Thursday, January 6, 2011

Knee Pads, Helmet, and Ice Skates, Oh My!

"Mooooooooommy! Fix my rice cakes!" (Not the usual request at the hockey rink!)

"You mean your ice skates?" "YES mommy! Fix my rice cakes!"

Noah's learning to skate. His aunt is a skating coach and has offered to help Noah find his stride.

I'm less than talented on the ice; I don't drive in the snow, I don't ski, I don't snowboard, and Lord help me if I get up the nerve (and the insanity) to set foot into bladed skate and step out onto the ice.

"Mommy, are you gonna skate with me!?"

"Maybe when you get REALLY good and can hold me up, okay Noah?"

He collapses into giggles.

"Mommy, you are too big! I can't protect you!"

Gee, thanks honey. Now... when your aunty is done parading you around the hockey rink, get back onto solid ground and I'll hold you while you'd little enough to let me.

I wish your whole life could be as simple as learning to skate. Put a few bumper pads on your knees and elbows, strap a helmet to your noggin, and send you out with a trusted adult to spread your wings and learn to fly (err.. glide, at least) while Mom cheers you on from the sidelines.

"Enjoy these years!" a mom called out to me when we were leaving. Noah was having a routine tantrum and I had to forcibly carry him out - legs kicking, mouth frothing, hands slapping.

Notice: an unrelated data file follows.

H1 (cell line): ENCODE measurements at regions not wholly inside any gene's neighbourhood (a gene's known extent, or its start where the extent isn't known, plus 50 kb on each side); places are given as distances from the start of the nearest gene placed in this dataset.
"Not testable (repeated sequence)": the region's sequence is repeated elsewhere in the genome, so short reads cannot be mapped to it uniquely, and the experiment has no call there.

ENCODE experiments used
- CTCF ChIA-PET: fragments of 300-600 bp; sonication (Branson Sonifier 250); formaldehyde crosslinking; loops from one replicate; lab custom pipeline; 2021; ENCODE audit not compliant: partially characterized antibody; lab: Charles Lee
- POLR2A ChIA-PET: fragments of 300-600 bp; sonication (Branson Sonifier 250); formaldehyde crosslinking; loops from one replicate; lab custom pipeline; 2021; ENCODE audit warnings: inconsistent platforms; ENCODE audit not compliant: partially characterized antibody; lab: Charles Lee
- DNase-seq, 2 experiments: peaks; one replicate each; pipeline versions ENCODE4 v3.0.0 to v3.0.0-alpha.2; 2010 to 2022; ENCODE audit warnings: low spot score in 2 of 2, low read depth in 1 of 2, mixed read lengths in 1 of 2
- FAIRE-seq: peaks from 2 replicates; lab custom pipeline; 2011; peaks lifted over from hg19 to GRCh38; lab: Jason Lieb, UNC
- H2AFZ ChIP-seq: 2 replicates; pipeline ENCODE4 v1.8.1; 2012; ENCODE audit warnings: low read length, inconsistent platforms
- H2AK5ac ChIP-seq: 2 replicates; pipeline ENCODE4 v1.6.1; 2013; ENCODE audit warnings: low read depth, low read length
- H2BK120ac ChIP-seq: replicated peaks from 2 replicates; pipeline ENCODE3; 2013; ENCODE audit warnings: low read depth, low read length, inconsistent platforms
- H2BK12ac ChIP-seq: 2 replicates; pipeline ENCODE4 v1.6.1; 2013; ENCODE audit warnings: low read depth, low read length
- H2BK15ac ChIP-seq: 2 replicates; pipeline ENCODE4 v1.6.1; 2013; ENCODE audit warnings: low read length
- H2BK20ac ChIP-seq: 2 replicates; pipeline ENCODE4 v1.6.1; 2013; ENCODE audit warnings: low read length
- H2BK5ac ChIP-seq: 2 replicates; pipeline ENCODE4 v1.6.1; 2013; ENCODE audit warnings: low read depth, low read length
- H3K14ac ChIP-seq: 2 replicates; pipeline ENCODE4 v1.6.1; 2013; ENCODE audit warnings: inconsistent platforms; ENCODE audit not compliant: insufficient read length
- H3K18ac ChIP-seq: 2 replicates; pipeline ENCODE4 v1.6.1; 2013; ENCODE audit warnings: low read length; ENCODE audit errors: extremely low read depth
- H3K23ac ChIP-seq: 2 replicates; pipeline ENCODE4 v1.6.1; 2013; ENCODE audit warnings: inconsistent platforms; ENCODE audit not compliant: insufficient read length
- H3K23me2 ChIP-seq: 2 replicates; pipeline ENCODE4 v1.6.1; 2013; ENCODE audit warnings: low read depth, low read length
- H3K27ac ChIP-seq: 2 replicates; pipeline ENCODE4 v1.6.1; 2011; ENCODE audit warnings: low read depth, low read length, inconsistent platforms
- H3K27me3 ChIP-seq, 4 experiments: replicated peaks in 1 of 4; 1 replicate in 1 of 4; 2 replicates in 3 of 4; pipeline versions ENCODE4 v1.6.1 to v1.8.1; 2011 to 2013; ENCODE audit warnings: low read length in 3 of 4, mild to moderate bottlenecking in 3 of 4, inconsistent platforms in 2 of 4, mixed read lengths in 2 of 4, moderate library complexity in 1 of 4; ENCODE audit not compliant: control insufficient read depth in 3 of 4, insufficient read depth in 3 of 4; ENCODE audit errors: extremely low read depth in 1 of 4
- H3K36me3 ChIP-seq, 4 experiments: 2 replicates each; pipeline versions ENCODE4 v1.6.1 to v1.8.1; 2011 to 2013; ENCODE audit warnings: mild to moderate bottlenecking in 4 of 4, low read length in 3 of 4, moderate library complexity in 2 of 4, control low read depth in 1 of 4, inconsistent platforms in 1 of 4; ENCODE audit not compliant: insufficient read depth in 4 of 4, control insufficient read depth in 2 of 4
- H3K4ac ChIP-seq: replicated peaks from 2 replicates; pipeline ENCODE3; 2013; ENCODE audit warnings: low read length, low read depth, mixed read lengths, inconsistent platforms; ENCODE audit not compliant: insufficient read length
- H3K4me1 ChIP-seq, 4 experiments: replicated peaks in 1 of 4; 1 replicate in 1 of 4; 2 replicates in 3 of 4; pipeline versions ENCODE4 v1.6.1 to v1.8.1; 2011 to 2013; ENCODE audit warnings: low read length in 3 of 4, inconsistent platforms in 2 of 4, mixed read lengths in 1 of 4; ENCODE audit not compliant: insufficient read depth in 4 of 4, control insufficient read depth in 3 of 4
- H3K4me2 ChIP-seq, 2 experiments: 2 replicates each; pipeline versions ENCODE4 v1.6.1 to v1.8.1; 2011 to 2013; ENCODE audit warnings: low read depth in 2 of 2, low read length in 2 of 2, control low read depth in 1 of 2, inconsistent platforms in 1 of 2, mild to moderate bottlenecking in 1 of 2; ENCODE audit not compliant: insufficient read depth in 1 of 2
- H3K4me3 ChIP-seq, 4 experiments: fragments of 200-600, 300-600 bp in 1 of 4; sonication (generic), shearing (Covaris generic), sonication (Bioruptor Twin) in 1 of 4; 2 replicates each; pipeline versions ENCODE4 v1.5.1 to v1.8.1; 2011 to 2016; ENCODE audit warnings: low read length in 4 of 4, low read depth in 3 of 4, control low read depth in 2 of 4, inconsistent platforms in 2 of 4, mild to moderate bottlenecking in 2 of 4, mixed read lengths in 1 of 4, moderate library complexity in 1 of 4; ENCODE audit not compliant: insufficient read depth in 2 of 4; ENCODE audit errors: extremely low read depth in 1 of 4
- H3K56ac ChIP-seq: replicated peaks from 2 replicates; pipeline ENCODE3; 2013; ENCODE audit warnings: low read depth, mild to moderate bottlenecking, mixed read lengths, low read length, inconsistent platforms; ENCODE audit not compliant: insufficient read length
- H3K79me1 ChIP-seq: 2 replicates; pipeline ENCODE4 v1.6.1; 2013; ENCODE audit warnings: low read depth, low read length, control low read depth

I knew exactly what she meant. Along with the bumps, bruises, and toddler-sized rages, come the hugs, kisses, and unexpected praises.

Grow slow, little man. Some day you'll be big enough to teach me how to skate. In the meantime, I'm enjoying every day with you and your wonderful, spirited little self.  

I Wish My Brother Could Live with Me.

Noah and I were kicking the ball around the other day. We were talking about sports and how proud I was that he'd become such a great soccer player. 

"Just like my brother, right mommy!?" "Yes, that's right, Noah!"

"Oh mommy, I wish my brother could come live with me. Then we could play soccer together. Mommy, if I ask Santa, do you think he will bring me my brother?"

I stopped kicking the soccer ball. 

I knew these questions would come. I knew he would recognize the injustice that his brothers couldn't live with him. I just didn't think he's be so young, or so matter-of-fact in his questioning.

"Well, sweetie, your brother has his own family. They would miss each other if he came to live with us."

"Oh, well can I go see him? Can we go to the beach and eat candy and swim in the cold ocean?"

Oh Noah. Yes, my dear. I will take you to the beach and we'll invite your brother. And I'll bring some tooth-rotting candy. "Yes, but you'll have to wait until summer time for swimming."

Noah smiled at me. "How about a candy tonight? Please?"

"Of course!"

"Can I have two? One for me and one for my brother?"

"Of course!" He ended up with a handful of skittles and an devilishly sugared-up grin. I can't bring your brother home, son, but I can give you hyperglycemia if it makes the circumstances easier to swallow.